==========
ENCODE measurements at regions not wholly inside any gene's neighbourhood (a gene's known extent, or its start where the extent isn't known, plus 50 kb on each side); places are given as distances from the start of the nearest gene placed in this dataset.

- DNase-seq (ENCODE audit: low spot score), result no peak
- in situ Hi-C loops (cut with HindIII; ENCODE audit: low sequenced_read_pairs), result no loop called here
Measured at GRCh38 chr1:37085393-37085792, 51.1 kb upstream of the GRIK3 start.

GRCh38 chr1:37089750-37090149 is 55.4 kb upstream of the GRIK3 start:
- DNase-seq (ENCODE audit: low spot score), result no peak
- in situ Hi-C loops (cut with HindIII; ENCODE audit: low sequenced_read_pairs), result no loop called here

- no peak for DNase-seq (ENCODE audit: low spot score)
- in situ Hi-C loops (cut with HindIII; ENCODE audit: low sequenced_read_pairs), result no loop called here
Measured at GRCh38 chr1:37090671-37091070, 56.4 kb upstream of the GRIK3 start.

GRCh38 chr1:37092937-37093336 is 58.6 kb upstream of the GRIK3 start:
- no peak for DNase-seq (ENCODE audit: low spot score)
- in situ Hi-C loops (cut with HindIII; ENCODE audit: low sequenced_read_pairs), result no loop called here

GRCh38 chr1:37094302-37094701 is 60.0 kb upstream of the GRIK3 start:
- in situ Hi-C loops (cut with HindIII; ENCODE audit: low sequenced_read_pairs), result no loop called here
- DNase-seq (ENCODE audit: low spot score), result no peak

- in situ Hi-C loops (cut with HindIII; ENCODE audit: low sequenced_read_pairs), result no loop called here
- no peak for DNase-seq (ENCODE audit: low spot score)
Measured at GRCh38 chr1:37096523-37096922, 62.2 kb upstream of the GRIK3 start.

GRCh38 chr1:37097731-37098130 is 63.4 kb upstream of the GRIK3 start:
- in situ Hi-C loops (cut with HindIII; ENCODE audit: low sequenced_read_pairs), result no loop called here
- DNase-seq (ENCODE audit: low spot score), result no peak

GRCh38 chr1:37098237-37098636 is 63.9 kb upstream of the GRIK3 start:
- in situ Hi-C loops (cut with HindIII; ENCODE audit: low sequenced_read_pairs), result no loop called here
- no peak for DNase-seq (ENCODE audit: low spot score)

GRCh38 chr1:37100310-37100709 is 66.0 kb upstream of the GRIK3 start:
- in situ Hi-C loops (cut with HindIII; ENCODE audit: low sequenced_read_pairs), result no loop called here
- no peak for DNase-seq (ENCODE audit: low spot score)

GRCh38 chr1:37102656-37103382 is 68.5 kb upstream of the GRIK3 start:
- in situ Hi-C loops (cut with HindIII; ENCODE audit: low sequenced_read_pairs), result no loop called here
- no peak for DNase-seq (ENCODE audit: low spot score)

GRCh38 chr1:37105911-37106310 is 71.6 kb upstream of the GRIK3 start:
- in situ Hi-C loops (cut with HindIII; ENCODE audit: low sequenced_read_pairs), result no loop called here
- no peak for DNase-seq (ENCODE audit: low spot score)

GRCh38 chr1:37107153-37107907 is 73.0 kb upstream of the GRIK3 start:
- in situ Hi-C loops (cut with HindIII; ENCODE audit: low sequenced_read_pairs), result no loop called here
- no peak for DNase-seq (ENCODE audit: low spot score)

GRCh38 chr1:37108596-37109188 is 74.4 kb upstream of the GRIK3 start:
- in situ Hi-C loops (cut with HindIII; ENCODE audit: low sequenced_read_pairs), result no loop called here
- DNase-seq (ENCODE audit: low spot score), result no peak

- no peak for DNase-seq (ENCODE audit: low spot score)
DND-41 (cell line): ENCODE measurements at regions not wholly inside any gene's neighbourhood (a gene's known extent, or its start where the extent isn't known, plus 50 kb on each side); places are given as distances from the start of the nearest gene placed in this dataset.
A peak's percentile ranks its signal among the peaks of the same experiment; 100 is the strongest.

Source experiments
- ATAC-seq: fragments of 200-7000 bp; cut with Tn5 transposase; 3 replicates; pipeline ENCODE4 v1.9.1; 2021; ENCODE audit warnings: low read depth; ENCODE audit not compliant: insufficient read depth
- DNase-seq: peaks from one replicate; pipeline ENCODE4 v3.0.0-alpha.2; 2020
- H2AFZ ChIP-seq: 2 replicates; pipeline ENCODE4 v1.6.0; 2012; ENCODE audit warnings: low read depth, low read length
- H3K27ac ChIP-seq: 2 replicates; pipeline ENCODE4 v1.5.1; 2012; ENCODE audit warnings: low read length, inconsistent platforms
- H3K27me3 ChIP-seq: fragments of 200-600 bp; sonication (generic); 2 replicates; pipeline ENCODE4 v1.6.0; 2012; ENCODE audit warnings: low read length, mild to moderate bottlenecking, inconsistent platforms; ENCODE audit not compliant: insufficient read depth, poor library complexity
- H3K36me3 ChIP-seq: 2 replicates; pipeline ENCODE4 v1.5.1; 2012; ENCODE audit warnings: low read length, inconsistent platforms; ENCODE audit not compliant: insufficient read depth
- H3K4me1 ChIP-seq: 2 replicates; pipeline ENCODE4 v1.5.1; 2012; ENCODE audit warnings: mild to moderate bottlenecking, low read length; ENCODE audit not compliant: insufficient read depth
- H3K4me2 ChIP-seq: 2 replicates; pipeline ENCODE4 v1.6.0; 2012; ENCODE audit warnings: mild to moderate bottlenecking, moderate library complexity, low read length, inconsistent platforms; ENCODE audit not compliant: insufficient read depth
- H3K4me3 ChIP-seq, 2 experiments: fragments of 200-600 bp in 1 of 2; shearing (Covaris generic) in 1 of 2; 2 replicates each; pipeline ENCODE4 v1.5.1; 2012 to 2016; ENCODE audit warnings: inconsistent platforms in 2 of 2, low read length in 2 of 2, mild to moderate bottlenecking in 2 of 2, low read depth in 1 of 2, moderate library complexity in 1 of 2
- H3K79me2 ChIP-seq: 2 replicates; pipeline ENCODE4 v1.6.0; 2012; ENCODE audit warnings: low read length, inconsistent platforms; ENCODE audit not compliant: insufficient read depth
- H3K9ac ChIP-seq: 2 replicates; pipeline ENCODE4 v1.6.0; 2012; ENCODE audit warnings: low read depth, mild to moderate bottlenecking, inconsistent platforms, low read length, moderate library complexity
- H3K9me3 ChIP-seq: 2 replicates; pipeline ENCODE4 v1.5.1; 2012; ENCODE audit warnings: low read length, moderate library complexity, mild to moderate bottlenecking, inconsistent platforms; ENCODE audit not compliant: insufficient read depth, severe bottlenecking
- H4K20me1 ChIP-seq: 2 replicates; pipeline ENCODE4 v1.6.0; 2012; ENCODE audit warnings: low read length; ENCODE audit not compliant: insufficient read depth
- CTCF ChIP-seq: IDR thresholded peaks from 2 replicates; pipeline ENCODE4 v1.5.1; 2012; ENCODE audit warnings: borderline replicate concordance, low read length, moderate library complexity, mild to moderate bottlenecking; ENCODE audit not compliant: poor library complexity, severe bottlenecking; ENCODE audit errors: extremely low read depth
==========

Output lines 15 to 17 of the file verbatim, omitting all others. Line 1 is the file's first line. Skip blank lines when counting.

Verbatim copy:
- in situ Hi-C loops (cut with HindIII; ENCODE audit: low sequenced_read_pairs), result no loop called here
- DNase-seq (ENCODE audit: low spot score), result no peak

- in situ Hi-C loops (cut with HindIII; ENCODE audit: low sequenced_read_pairs), result no loop called here